August 22 Update to the Aeronautical Information Manual
August 2, 2013 1 Comment
The FAA has released Change 3 to the Aeronautical Information Manual, effective 22 August 2013. You can download the PDF of the update here. It will be incorporated into the complete AIM later this month.
Here’s a quick review of two of the significant changes that affect typical general-aviation pilots who fly IFR:
- 1−1−18. Global Positioning System (GPS)
- 5−4−6. Approach Clearance
1−1−18. Global Positioning System (GPS)
The change to paragraph (g) expands options for pilots with non-WAAS, IFR-approved GPS equipment. If you must file an alternate (based on the requirements of § 91.167—Fuel requirements for flight in IFR conditions), you can now choose an alternate airport served only by RNAV (GPS) approaches if your destination has procedures predicated on ground-based navaids (e.g., ILS, LOC, VOR, or NDB). If your destination has only RNAV (GPS) approaches, then your alternate must have a ground-based approach procedure.
In addition, you must plan for applicable alternate airport using the LNAV or circling MDA; you can’t expect to use the DA(s) specified by any RNAV (GPS) approaches with vertical guidance (i.e., LPV or LNAV/VNAV minimums). In other words, for planning purposes, you must assume that the approaches at the alternate airport offer only non-precision minimums. There is an exception to this restriction for aircraft with baro-aided approach systems, but those are rare in typical light GA aircraft.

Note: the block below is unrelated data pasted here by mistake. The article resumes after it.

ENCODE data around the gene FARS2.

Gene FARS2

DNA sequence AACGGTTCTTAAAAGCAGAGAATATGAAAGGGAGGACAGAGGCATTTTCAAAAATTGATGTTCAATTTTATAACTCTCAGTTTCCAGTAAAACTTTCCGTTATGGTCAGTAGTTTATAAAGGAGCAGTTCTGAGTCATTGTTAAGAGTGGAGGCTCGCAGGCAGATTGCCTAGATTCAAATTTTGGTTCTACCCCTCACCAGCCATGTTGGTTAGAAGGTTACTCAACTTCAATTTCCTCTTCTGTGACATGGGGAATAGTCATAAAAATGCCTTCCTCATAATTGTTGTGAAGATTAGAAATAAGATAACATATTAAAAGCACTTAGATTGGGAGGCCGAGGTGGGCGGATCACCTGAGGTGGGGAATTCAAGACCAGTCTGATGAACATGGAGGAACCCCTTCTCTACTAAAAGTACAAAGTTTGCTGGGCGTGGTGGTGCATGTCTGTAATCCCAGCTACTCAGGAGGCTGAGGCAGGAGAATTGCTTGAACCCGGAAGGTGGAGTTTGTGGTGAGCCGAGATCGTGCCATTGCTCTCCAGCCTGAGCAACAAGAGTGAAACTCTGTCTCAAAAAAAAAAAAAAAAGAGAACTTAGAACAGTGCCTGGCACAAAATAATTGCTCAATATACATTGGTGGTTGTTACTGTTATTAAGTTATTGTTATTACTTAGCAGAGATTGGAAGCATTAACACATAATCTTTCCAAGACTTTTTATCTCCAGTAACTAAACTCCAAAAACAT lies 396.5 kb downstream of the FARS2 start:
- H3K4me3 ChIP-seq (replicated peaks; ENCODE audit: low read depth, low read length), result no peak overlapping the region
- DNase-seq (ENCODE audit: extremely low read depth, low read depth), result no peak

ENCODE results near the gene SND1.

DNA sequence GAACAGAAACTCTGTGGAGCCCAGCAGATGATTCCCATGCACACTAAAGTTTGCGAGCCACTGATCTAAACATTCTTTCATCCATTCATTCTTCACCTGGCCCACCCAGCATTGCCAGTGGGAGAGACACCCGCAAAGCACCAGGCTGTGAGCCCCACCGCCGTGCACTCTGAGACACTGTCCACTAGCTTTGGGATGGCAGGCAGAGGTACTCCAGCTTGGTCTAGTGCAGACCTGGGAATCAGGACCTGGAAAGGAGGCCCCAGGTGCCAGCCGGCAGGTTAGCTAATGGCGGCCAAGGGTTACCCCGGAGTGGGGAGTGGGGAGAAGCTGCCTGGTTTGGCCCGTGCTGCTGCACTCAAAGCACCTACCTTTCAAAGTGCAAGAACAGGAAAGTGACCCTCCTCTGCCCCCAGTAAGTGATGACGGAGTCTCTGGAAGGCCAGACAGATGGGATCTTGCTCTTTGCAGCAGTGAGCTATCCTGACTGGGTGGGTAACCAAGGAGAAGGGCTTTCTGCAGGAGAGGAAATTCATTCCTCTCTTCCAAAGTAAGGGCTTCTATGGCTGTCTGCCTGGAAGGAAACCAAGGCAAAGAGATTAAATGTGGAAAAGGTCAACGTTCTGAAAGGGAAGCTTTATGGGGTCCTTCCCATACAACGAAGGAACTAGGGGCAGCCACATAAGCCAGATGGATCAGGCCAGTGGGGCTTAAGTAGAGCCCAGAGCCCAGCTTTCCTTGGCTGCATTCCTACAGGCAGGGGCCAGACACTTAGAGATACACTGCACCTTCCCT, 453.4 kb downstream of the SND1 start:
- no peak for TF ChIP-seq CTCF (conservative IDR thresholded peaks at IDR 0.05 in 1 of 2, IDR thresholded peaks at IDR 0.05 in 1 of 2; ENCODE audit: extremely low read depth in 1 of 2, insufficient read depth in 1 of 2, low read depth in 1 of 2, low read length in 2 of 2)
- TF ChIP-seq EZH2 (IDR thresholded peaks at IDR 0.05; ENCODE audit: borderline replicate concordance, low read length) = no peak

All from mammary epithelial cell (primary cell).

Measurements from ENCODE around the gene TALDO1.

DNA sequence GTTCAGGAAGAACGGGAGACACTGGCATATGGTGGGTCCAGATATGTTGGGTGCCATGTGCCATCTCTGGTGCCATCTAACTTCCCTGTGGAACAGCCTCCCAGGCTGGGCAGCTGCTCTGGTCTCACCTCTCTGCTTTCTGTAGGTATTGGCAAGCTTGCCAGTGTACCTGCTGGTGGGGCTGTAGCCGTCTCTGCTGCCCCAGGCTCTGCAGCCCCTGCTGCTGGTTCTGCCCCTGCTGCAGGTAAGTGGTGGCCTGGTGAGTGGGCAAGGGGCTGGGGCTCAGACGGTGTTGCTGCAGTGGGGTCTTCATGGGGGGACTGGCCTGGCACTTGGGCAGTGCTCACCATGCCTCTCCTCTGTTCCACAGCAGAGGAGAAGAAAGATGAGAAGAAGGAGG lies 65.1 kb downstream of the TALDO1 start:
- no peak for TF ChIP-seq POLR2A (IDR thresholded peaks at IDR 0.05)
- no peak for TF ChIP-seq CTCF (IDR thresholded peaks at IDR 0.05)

5−4−6. Approach Clearance
Paragraph (e) of this section explains that ATC can now clear RNAV-equipped aircraft direct to an IF or to fix between the IF and the FAF. If you file an RNAV equipment suffix in your flight plan (e.g., /G), you can expect such clearances when flying both conventional (ground-based) and RNAV (GPS) procedures.
The details of the new procedure are in the updated section of the AIM. Basically, the controller must advise you at least five miles from the IF or other fix that you can expect a clearance direct to the fix instead of vectors to final. The controller also must clear you “straight-in” if you are cleared to a fix and the controller does not want you to fly a charted hold-in-lieu of a procedure turn or other course reversal.
Max Trescott has also addressed this issue at his blog, here.
This change also makes it clear that you shouldn’t use the vectors-to-final option when loading approaches (either RNAV or conventional approaches). For more information about the vectors-to-final trap, see Avoiding the Vectors-to-Final Scramble here at my blog.
Specially, the new notes to this section explain that:
1. In anticipation of a clearance by ATC to any fix published on an instrument approach procedure, pilots of RNAV aircraft are advised to select an appropriate IAF or feeder fix when loading an instrument approach procedure into the RNAV system.
2. Selection of “Vectors-to-Final” or “Vectors” option for an instrument approach may prevent approach fixes located outside of the FAF from being loaded into an RNAV system. Therefore, the selection of these options is discouraged due to increased workload for pilots to reprogram the navigation system.